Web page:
While driving around on this day, Kim introduced us to the mass amount of deer in the area. We have deer in our part of the province and so they certainly aren't foreign to us, but in Thunder Bay the deer just hang out with you and in some cases, even approach you looking to be fed. If they aren't looking for food from you, they don't often run away even when you sit for a while just feet away, taking photos. Watching the deer this close, without them taking off, were some really cool moments. I love nature and I have had some cool deer moments in the past, but the experience with these deer was definitely superior. There was one in particular that stuck around while we sat in the car for a while, close up, watching him eat. We were able to get some cool shots.

[Lana] As I was taking pictures of the deer, I would take pauses in between and just flip through the pictures I'd already taken, because that deer wasn't going anywhere!


[Lana] As I was scanning through some of my close-up shots, they made me think of Nipigon and La Luna Café. I thought to myself, "I'll show him a sassy deer!" (Him being the owner of La Luna.) (Missed that article? Click here!)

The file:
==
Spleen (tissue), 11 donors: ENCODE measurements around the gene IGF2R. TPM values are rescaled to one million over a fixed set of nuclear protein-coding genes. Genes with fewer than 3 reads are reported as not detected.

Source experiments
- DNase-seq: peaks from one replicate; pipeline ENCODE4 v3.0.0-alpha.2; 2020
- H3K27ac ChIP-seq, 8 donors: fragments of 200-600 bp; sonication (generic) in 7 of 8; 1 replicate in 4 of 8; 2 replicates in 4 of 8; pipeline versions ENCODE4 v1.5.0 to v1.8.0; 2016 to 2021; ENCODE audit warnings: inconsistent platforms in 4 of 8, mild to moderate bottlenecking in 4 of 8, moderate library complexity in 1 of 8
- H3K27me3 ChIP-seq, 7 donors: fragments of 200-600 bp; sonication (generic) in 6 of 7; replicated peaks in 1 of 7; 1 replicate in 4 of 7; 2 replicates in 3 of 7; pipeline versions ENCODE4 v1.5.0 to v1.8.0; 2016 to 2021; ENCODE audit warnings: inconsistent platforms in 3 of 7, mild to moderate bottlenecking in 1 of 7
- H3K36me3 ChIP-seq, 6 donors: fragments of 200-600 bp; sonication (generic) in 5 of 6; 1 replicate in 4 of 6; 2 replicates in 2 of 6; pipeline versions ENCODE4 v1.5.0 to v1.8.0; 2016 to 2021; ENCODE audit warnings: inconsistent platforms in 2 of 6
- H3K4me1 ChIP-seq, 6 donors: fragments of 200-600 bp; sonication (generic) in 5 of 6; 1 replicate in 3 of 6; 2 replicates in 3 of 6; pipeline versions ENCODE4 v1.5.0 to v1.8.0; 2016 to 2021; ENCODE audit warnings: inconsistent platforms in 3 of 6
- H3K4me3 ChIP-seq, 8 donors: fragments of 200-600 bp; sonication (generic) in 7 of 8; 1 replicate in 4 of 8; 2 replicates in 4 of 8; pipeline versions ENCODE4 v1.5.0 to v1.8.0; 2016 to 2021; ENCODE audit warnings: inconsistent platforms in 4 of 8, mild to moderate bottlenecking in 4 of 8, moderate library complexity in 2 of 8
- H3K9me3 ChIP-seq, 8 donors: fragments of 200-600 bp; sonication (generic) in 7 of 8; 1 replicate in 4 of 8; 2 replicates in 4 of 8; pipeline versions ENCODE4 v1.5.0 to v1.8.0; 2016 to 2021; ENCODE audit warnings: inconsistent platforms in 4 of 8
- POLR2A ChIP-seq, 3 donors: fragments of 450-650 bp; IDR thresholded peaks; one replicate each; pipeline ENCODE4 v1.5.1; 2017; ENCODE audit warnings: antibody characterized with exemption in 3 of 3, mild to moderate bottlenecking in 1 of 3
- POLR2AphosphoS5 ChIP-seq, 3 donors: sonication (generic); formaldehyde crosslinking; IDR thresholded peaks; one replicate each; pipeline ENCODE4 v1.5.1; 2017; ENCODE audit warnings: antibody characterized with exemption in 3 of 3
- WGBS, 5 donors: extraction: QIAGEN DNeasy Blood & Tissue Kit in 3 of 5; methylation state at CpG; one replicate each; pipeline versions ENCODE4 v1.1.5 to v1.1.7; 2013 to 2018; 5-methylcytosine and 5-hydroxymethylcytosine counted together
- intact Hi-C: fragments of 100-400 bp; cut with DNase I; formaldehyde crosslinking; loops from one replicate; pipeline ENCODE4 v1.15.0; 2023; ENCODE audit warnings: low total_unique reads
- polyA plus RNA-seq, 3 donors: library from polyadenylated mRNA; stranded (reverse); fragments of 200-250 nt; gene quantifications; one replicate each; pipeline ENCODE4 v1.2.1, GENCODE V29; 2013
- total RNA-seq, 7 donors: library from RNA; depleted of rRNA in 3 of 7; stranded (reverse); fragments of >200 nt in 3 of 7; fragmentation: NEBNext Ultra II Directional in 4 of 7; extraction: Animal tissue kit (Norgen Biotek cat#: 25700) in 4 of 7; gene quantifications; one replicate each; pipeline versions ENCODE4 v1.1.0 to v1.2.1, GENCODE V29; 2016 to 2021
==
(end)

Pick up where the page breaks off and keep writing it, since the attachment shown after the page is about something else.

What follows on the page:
[John] After exploring the city for the day, we decided on an early night to give ourselves a decent rest. We knew the next day would be a long one with more exploring and we made plans to watch the Raptors game the next night with Kim, as it would be Game 7 and could determine if the Raptors would move into the finals. That was a big moment we could not miss.

[Lana] Go Raps Go!!

[John] So, after a day of beautiful views and wonderful chats, we drove to the hotel for some relaxation and sleep.

Have a good one, friends. Thanks for joining us and please stay tuned for more of TBay, coming soon…